Exctrlst Remarks

Applies To: Windows Server 2003, Windows Server 2003 R2, Windows Server 2003 with SP1, Windows Server 2003 with SP2

Exctrlst Remarks

Exctrlst Data Source

Exctrlst displays data directly from the Performance subkeys in the registry (HKLM\SYSTEM\CurrentControlSet\Services\ServiceName\Performance). A Performance subkey is created when a service, application, or device registers a performance DLL.

Exctrlst provides a complete list of all performance counter DLLs registered on the system, including counter DLLs that do not load or operate properly, and disabled counter DLLs. Exctrlst is often used with tools that attempt to load and run the performance counters, such as Typeperf or System Monitor. By comparing the list of all counter DLLs in Exctrlst with the list of operating counter DLLs in System Monitor or Typeperf, you can detect counters that are not loading or operating properly. Typeperf is especially useful because it lists counters in the order in which they load (alphabetical order by service name), making it easier to detect which counter failed to load.

Extensible Performance Counters

In Windows NT and earlier systems, Exctrlst only displayed information about extensible performance counters, that is, custom counters that are not built into the operating system. However, in Windows 2000, Windows XP Professional, and Windows Server 2003, system counters and extensible counters are loaded and stored in the registry in the same way, and Exctrlst displays both types.

Performance Counters for a Service

Each performance counter DLL can support counters for one or more components and services. In the registry and, therefore, in Exctrlst, each DLL is listed in the subkey of the service that installed it.

System Counters

System counters are the performance counters that are built into the operating system. These counters appear in Exctrlst. You can use Exctrlst to enable and disable the system counters. However, because system counter names and explain text are not stored and accessed through the registry, their indexes appear as 0x0 or N/A in Exctrlst.

In Windows XP Professional and Windows Server 2003, system counters are defined in the following libraries and drivers:

Service Library Objects



Cache, Memory, Object, Paging File, Processor, System



LogicalDisk, PhysicalDisk



Browser, Redirector, Server



Job Object, Job Object Details, Process, Thread, Thread Details



Print Queue






IP, ICMP, NBT Connection, Network Interface, TCP, UDP

WMI Performance Counters

Exctrlst lists all registry-based performance counter DLLs, including counter DLLs that are loaded by using the Windows Management Instrumentation High-Performance provider, Wbemperf.dll. However, because native WMI performance counters do not create Performance subkeys in the registry, Exctrlst cannot display information about these counters.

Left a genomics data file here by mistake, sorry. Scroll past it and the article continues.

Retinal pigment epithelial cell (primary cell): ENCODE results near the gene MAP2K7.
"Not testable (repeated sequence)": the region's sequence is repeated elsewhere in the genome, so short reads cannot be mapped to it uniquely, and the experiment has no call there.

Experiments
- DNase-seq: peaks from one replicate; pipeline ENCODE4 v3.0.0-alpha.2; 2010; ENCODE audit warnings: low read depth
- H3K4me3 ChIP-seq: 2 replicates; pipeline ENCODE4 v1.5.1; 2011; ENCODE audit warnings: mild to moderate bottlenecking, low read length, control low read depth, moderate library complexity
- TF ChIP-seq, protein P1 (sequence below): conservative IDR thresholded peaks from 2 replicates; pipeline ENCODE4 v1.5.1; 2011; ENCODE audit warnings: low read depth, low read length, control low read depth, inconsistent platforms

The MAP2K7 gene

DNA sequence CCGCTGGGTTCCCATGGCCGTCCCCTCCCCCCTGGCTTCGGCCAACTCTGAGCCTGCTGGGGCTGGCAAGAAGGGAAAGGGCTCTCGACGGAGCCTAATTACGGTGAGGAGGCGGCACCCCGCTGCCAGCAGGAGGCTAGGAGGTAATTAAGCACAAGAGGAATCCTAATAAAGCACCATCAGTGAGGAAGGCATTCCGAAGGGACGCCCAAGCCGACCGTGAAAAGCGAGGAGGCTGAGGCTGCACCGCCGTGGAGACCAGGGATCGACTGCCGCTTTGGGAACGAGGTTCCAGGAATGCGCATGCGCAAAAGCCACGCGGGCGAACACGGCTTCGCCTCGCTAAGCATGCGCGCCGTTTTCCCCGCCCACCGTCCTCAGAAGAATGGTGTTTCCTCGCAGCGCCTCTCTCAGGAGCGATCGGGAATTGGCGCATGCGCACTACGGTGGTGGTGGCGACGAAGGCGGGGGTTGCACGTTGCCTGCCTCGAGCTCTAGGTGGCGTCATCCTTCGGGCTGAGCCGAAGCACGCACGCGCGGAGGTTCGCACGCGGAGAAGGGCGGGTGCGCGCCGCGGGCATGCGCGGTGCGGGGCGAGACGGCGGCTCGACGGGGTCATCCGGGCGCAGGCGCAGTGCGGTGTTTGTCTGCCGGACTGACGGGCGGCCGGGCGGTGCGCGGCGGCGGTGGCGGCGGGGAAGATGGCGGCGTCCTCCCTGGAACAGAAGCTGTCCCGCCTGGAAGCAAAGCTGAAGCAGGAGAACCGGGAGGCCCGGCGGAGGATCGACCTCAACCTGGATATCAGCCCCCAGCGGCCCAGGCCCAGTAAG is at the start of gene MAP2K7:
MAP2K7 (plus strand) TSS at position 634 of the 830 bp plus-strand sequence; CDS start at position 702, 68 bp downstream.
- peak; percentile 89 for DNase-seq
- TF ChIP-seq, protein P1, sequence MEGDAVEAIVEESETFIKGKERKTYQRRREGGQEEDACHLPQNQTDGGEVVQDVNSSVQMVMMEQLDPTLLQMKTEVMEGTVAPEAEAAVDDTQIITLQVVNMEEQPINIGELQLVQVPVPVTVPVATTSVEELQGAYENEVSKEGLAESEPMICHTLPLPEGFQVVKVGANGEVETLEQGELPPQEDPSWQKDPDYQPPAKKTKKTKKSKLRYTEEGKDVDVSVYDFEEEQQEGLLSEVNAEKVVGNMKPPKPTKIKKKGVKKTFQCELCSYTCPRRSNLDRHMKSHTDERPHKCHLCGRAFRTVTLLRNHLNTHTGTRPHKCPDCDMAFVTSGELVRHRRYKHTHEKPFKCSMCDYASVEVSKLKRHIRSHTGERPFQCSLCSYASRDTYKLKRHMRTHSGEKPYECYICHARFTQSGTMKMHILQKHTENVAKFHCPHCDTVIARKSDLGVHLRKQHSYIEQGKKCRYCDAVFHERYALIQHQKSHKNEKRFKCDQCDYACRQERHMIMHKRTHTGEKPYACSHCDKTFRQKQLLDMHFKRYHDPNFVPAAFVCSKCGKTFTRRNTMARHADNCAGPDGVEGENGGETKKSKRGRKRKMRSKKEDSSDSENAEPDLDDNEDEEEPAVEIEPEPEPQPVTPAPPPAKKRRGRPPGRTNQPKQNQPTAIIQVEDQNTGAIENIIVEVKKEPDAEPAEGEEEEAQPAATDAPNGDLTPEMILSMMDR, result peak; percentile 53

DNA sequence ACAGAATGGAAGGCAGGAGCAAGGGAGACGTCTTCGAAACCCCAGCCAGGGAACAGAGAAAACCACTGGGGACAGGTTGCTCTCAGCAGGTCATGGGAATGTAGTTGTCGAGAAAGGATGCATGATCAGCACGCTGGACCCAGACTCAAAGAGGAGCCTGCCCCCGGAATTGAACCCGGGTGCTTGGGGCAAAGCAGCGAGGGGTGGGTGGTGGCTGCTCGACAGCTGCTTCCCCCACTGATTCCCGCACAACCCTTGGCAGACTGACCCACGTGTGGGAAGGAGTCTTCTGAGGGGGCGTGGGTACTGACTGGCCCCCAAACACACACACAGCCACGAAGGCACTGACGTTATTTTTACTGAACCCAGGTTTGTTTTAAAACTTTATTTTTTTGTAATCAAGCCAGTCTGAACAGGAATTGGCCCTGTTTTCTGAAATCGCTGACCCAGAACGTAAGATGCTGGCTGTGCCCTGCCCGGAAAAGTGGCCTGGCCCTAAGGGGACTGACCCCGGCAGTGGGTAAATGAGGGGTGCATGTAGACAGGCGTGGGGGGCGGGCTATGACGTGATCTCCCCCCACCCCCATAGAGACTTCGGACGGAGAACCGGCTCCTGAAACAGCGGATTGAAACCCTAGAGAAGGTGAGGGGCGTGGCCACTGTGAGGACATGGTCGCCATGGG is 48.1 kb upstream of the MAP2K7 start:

Monitoring Remote Computers

You can use Exctrlst to view the performance counters installed on remote computers. However, you must have permission to read the required files, you must have permission to read from the registry remotely, and the Remote Registry Service must be running on the remote computer. To enable or disable performance counters, you must also have permission to set values in the registry. For detailed instructions on configuring remote permissions, see Monitoring Remote Computers in the Windows XP Professional Resource Kit.

If Exctrlst cannot connect to a remote computer (for any reason), then it continues to monitor the computer that was monitoring before the new computer name was entered. The name in the Machine Name box reverts to the name of the previously monitored computer, but Exctrlst does not display an error message.

Disabled Performance Objects

You can use Exctrlst to determine whether the performance counters for a service are enabled or disabled, and to enable and disable the performance counters for a service.

The system disables performance counters automatically when the performance counter DLL for a service does not pass the reliability tests that the system runs when it loads a counter in System Monitor or another performance monitoring tool.

Typically, users disable counters during testing or to prevent a malfunctioning counter DLL from loading. After replacing or repairing a counter DLL, you can use Exctrlst to re-enable the counters.

To disable the performance objects for a service, the system adds the Disable Performance Counters registry entry to the Performance subkey for the service (HKLM\SYSTEM\CurrentControlSet\Services\ServiceName\Performance) and sets the value of the entry to 1.

To re-enable performance objects after the DLL is replaced or repaired, use Exctrlst, or set the value of the Disable Performance Counters registry entry to 0 or delete the entry.

For more information about the Disable Performance Counters registry entry, see the Registry Reference in the Windows XP Professional Resource Kit.


Event Viewer is one of the most valuable tools for diagnosing problems with performance counters. When the system detects a serious error in a performance counter DLL, it disables the counter and records Event 1016 in the Application Log in Event Viewer. If a performance counter does not appear in System Monitor, or if it does not operate properly, check the Application log for events generated by Perflib.

See Also


Exctrlst Overview
Exctrlst UI
Exctrlst Examples
Alphabetical List of Tools
Pviewer Overview
Devcon Overview
Apmstat Overview